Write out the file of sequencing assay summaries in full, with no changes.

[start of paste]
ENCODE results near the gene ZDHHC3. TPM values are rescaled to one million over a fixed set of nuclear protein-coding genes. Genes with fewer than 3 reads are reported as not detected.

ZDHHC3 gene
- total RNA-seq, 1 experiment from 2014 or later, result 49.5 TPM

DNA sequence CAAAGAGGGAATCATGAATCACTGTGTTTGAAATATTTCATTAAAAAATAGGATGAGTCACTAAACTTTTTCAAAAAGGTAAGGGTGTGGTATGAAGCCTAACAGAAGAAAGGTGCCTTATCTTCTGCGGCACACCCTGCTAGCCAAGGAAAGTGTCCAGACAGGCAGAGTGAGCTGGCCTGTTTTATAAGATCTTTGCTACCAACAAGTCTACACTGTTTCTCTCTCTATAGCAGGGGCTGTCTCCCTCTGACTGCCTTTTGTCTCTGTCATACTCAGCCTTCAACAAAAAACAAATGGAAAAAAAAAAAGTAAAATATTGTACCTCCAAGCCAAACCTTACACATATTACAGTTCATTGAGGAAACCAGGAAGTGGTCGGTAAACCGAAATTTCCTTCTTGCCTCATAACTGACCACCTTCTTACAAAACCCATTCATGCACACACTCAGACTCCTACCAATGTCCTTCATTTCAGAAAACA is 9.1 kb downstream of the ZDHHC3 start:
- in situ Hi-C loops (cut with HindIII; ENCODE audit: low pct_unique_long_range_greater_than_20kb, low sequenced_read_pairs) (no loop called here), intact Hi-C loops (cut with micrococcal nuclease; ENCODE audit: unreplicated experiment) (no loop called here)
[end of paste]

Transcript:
ENCODE results near the gene ZDHHC3. TPM values are rescaled to one million over a fixed set of nuclear protein-coding genes. Genes with fewer than 3 reads are reported as not detected.

ZDHHC3 gene
- total RNA-seq, 1 experiment from 2014 or later, result 49.5 TPM

DNA sequence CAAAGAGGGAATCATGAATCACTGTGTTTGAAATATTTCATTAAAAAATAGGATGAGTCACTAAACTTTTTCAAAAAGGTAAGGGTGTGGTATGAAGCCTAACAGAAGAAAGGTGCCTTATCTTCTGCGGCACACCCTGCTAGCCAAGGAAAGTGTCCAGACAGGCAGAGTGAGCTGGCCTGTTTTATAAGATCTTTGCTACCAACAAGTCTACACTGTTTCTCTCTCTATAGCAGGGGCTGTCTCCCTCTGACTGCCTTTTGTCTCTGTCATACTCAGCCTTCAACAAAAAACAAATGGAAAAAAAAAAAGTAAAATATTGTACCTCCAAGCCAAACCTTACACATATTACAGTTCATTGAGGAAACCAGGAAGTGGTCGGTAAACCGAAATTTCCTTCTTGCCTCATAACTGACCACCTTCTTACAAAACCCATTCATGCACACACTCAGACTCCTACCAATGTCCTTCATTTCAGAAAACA is 9.1 kb downstream of the ZDHHC3 start:
- in situ Hi-C loops (cut with HindIII; ENCODE audit: low pct_unique_long_range_greater_than_20kb, low sequenced_read_pairs) (no loop called here), intact Hi-C loops (cut with micrococcal nuclease; ENCODE audit: unreplicated experiment) (no loop called here)